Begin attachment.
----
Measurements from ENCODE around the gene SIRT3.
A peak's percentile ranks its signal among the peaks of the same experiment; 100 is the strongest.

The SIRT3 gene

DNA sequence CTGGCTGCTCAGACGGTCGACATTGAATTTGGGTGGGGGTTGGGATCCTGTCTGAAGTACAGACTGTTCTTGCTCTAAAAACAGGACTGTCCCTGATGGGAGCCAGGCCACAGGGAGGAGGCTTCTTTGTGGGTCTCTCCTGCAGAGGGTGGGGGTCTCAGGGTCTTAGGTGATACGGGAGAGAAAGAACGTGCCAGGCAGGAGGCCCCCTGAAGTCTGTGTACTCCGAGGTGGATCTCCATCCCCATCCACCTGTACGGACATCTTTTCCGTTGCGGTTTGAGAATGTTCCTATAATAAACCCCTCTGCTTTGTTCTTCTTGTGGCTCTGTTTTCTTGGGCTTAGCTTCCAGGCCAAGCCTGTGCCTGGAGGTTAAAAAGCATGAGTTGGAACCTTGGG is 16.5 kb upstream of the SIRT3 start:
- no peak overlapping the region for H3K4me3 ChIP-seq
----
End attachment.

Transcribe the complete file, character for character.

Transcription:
Measurements from ENCODE around the gene SIRT3.
A peak's percentile ranks its signal among the peaks of the same experiment; 100 is the strongest.

The SIRT3 gene

DNA sequence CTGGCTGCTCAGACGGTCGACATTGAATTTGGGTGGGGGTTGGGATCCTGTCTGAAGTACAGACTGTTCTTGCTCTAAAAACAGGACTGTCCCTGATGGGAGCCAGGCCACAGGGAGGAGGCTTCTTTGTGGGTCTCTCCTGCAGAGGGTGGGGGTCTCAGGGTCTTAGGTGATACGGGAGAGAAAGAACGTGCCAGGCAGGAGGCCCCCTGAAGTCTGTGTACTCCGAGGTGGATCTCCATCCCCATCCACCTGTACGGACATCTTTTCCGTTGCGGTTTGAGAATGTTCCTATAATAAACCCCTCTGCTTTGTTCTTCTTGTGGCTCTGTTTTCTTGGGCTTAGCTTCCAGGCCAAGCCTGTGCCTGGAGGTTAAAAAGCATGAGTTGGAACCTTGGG is 16.5 kb upstream of the SIRT3 start:
- no peak overlapping the region for H3K4me3 ChIP-seq